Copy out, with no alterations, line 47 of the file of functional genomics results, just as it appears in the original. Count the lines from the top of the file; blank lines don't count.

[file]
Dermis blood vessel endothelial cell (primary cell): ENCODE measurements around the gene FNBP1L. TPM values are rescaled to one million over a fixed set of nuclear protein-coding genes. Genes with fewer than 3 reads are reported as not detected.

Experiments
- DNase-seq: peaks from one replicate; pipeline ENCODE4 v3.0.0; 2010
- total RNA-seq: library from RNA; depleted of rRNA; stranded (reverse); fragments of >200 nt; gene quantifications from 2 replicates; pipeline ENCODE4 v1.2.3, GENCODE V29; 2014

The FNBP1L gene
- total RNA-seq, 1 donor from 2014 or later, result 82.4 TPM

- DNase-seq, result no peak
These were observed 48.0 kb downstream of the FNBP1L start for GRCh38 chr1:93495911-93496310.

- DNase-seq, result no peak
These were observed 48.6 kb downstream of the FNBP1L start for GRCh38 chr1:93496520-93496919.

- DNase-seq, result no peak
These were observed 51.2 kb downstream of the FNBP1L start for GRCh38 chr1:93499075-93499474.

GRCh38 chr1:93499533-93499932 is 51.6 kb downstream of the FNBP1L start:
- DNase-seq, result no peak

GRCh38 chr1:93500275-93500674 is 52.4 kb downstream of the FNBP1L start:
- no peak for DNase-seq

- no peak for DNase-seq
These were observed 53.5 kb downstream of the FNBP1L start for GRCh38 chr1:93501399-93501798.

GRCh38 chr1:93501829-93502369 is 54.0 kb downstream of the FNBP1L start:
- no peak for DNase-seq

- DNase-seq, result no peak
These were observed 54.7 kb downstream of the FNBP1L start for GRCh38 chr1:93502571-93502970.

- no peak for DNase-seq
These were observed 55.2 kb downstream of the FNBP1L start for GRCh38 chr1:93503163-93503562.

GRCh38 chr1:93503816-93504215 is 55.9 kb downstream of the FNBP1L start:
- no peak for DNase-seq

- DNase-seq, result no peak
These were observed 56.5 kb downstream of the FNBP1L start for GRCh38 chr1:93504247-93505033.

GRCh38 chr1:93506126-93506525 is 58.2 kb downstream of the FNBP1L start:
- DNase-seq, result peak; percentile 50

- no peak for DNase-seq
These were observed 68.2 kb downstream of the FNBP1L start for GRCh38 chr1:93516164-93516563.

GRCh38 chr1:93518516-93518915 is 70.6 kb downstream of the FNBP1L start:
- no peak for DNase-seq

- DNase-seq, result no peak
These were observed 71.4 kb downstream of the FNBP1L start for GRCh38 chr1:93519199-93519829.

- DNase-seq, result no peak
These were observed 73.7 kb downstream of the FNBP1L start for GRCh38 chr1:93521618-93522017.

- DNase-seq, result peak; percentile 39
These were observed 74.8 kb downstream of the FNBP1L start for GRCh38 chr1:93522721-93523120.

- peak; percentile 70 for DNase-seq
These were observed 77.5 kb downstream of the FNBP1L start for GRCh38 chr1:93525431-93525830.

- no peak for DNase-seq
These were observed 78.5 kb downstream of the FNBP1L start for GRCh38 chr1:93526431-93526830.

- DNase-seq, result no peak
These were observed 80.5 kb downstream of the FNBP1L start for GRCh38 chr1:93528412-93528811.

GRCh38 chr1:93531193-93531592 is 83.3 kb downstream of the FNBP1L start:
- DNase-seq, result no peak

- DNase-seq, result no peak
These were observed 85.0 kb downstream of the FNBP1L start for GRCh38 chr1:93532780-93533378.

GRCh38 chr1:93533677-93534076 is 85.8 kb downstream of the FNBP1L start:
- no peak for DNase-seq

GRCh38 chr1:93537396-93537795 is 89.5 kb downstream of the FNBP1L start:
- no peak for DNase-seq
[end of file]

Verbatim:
GRCh38 chr1:93531193-93531592 is 83.3 kb downstream of the FNBP1L start: